In denying New York’s request, the federal government is refusing to support the way the state is trying to change its delivery system to care for people in community medical facilities rather than in hospitals. It is rejecting the application but not eliminating funding that was already promised. Other Medicaid news comes from Minnesota and West Virginia.
Modern Healthcare: Trump Administration Denies N.Y. Medicaid Waiver Funds
Gov. Andrew Cuomo said the federal government has denied New York’s request to extend its signature Medicaid reform program after the state had asked for $8 billion more over four years. The Delivery System Reform Incentive Payment program was conceived in 2014 as a way for New York to use federal money to reduce avoidable hospital use by 25% from 2015 to 2020. (Lamantia, 2/25)
The Star Tribune: Minn. Medicaid Program Made Up To $29M In Improper Payments For Duplicate Accounts
“Every dime matters,” Human Services Commissioner Jodi Harpstead told state state lawmakers at a Senate hearing last year. The embattled state agency has come under fire for recent breakdowns in regulatory oversight. The state agency that oversees Minnesota’s Medicaid program disclosed that it incorrectly paid up to $28.9 million over three years to managed care organizations and health care providers for tens of thousands of enrollees with duplicate personal accounts. (Serres, 2/25)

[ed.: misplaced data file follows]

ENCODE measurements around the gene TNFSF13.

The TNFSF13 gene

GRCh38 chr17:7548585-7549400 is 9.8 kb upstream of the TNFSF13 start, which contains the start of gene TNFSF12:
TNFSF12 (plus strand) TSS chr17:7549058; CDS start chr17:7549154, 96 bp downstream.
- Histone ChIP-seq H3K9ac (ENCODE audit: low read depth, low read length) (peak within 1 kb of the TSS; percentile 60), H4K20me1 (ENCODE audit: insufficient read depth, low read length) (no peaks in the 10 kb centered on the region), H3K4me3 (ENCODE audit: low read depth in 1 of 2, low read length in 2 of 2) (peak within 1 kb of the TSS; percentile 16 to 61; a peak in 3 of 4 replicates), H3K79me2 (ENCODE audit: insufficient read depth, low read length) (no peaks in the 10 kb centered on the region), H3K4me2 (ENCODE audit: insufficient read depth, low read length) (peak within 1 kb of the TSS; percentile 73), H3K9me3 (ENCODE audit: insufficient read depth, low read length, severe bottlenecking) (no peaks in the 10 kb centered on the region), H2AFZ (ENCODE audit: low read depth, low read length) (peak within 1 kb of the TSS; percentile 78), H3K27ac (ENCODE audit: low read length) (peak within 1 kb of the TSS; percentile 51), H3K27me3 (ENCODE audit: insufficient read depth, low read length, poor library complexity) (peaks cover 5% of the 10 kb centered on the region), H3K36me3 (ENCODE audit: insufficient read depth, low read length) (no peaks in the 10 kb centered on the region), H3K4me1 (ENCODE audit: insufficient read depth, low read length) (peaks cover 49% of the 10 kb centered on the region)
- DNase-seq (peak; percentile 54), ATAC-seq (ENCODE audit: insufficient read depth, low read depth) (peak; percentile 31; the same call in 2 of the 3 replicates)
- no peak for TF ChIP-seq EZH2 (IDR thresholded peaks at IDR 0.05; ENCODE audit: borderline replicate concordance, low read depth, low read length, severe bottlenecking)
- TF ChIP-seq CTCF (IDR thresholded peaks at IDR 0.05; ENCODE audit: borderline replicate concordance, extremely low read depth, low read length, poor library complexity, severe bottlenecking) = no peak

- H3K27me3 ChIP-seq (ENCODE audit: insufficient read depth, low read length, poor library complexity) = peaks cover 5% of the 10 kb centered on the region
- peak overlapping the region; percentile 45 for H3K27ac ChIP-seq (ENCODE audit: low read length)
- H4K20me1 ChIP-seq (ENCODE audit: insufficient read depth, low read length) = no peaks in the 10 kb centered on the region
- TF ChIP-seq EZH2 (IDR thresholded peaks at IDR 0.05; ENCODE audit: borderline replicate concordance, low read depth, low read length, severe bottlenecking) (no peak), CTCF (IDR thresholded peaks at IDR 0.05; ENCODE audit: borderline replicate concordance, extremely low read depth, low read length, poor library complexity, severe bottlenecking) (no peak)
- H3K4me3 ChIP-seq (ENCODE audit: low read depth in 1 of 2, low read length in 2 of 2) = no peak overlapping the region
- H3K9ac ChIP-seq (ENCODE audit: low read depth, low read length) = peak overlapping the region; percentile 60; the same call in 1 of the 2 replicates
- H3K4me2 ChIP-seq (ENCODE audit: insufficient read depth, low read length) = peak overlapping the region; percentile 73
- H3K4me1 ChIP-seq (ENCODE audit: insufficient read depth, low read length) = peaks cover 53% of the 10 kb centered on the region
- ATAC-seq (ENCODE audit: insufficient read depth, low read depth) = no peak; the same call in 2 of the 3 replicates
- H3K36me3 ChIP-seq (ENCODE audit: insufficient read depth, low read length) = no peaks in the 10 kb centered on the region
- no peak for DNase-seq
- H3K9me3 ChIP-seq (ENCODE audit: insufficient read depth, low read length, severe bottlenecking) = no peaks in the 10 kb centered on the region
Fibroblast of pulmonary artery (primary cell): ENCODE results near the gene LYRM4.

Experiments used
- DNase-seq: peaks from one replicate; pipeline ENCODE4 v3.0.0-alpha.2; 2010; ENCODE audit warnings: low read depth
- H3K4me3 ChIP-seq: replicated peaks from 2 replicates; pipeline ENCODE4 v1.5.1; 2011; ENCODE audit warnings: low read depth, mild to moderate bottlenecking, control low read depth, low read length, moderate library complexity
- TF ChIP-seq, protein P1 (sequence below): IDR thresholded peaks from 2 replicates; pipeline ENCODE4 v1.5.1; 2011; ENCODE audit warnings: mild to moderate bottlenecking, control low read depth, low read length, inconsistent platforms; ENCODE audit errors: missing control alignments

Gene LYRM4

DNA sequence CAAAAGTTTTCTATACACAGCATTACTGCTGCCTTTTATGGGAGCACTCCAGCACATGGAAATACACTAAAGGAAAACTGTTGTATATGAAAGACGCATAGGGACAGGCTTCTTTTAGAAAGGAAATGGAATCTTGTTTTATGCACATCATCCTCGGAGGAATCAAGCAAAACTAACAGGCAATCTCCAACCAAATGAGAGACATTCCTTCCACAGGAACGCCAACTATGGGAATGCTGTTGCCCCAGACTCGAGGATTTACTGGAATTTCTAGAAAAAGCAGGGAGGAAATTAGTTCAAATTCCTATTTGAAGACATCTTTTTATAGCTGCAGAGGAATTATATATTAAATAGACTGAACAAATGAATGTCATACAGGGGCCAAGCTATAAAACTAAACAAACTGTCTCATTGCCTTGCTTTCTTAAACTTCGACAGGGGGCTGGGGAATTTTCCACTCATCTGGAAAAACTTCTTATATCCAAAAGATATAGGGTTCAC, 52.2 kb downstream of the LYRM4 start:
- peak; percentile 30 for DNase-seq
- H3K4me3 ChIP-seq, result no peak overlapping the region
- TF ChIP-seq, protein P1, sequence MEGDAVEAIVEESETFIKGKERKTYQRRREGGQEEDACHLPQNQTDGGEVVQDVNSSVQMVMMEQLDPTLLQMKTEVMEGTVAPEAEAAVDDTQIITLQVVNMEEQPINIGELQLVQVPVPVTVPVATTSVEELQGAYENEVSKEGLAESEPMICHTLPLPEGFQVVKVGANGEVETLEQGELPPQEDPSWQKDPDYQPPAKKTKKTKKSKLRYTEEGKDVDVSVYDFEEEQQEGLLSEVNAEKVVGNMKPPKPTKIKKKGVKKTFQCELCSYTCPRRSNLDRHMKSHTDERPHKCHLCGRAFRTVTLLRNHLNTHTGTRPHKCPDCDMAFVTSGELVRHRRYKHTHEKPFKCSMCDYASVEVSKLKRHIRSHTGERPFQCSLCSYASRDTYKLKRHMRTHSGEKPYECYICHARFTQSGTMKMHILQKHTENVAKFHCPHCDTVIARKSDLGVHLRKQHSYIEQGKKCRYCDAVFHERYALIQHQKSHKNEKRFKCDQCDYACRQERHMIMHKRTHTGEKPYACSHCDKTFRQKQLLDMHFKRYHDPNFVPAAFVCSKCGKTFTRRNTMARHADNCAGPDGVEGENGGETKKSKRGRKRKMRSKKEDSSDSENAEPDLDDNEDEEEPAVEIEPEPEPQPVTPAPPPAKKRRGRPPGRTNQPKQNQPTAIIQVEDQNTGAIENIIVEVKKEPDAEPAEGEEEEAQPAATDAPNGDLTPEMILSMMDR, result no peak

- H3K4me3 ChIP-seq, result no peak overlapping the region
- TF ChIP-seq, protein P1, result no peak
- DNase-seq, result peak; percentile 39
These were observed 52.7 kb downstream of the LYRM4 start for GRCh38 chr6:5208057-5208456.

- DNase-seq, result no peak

WV MetroNews: WV MetroNews Senate Passes Medicaid Reserve Fund Bill
The state Senate quickly considered and passed Gov. Jim Justice’s proposal to take $150 million out of current Medicaid funds to create a trust fund. Senate Bill 633 passed overwhelmingly, 33-0 with one absence. Senators also suspended constitutional rules requiring bills to be considered on three separate days to quickly dispense with the bill Tuesday. The bill now goes to the House of Delegates for consideration. (McElhinny, 2/25)
Meanwhile, in other news from CMS —
Modern Healthcare: CMS Plans To Crack Down On Accrediting Organization Oversight, Verma Says
The CMS plans to enhance oversight of accrediting organizations in light of conflict of interest concerns and publicized safety issues at provider organizations, according to CMS Administrator Seema Verma. During a speech at the agency’s Quality Conference in Baltimore, Verma told the audience accreditors are failing to protect patients from harm and the CMS will be doing more on the issue “in the near future.” (Castellucci, 2/25)
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